March 30, 2016
Chapter 3: How Services are Traded in this Big Wide World
Recap: Services are so integrated into our society that we’ve turned them into verbs, i.e. “let me Google that”, or “I’ll just Uber over.” Services have not only helped us live our lives a little easier, they have given opportunities to individuals interested in starting a small business and larger companies eager to innovate for their customers.
In the last couple of posts I discussed what services are, and how they shape our society. In today’s post I want to delve into how services are traded. All types of professions have their internal language and use roughly one million acronyms to explain their work. I want to introduce you to some trade lingo you can use when debating each presidential candidates’ stance on trade (or you know…just to have in your back pocket for fun).
To start, let me give you a quick rundown of the World Trade Organization (WTO).
The WTO is the international body that discusses, votes, and implements international trade rules and standards. Established in 1995, the organization currently has 162 member-states. At its heart the WTO develops multilateral agreements (i.e. agreements agreed upon by all WTO parties) which are negotiated and signed by the member-states, then sent to be ratified in their parliaments (or in our case, Congress). The General Agreement on Trade in Services (GATS) was the first multilateral agreement negotiated in the WTO to provide rules governing services trade. Basically, it’s the godfather of services agreements.
To be brief, the GATS requires that foreign services companies are treated in the same, fair manner as domestic services companies when they participate in an economic market. That requirement is otherwise known as national treatment. Within the agreement, countries can decide which services sectors they want to open to the global market. To help them categorize (and liberalize) certain types of trade, the GATS created “modes of services trade”. Modes of trade = how international services are supplied and consumed. So, how are services traded?
- Mode 1-Cross Border Trade. This may be the classic example of how we view trade. Mode 1 is when a service physically or electronically crosses a country’s border to enter into another country. According to Facebook’s statistics, at the end of 2015 roughly 83.6% of their 1 billion daily active users were outside of the U.S. and Canada. Globalization is real people. As another example, I would be lost without BBCA…all my favorite TV shows come from the BBC. Sherlock? Doctor Who? Those characters are timeless!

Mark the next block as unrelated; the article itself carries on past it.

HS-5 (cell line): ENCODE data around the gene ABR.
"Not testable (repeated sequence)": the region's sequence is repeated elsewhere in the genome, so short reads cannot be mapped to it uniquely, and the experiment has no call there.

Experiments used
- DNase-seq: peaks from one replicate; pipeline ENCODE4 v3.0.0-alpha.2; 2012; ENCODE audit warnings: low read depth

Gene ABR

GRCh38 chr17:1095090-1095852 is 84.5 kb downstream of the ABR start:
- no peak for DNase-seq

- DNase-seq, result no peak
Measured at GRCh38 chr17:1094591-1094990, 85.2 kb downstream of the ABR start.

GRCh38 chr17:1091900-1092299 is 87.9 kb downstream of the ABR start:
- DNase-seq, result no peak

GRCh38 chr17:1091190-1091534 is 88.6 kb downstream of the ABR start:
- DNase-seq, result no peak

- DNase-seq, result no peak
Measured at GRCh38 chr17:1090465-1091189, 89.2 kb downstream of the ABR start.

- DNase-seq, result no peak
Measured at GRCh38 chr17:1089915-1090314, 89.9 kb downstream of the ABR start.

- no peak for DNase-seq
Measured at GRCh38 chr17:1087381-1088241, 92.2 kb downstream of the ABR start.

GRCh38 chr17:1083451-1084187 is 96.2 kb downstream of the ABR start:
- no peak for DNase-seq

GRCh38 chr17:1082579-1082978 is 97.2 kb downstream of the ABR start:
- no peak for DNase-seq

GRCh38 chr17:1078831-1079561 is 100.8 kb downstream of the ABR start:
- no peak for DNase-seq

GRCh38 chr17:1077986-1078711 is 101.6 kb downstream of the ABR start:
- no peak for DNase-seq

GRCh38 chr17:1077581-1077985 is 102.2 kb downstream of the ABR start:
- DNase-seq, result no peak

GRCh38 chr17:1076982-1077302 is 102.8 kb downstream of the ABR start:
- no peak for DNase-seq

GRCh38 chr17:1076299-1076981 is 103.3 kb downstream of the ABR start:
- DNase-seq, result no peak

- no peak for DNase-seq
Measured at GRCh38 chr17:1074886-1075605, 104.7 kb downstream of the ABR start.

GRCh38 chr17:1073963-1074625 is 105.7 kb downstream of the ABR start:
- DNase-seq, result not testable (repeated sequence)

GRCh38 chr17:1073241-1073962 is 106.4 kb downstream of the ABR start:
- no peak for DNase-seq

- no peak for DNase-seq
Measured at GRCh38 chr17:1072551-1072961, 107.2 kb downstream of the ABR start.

- Mode 2-Consumption Abroad. When you travel to a new country, you are actually performing one type of trade! Mode 2 mostly covers services that we consume when we cross the border into a new country (generally as tourists). A good example is study abroad programs around the world. During undergrad I studied abroad in Argentina. Besides giving Argentina a small fortune in exchange for dulce de leche ice cream, I had an awesome four months speaking Spanish and immersing myself in Argentinian culture.
- Mode 3-Commercial Presence. IBM (a CSI member) has locations in Africa, Asia, Australia, Europe, Latin America, and North America…basically all the continents except for Antarctica. They employ hundreds of thousands of people around the world, and are a perfect example of participating in Mode 3 trade. As the title depicts, Mode 3 is when a company has an active physical presence in a foreign market, whether through a locally-established affiliate, subsidiary, or representative office.
- Mode 4-Movement of Natural Persons. Mode 4 encapsulates those of us who get to travel for work (you lucky, lucky people). Whether it is a doctor traveling to Nigeria to help fight malaria or a consultant traveling to Italy to help a client, individuals who cross the border to provide services fall under Mode 4 trade. If I may place an extra-large ATTENTION sign here: Mode 4 has nothing to do with immigration. Just in case you were wondering. I would love to devote an entire blog post to explain the differences in the future…so stay tuned for that!
I hope this post clarifies how services are traded. As you’ve probably guessed, how we’ve traded services has changed a lot since the Internet was born. Currently, all the ways that individuals and businesses trade via the Internet hasn’t really been reflected in trade agreements (which set the standards and rules for global trading). Next time I’ll throw some more acronyms at you as I place services trade in the context of trade agreements. See you soon!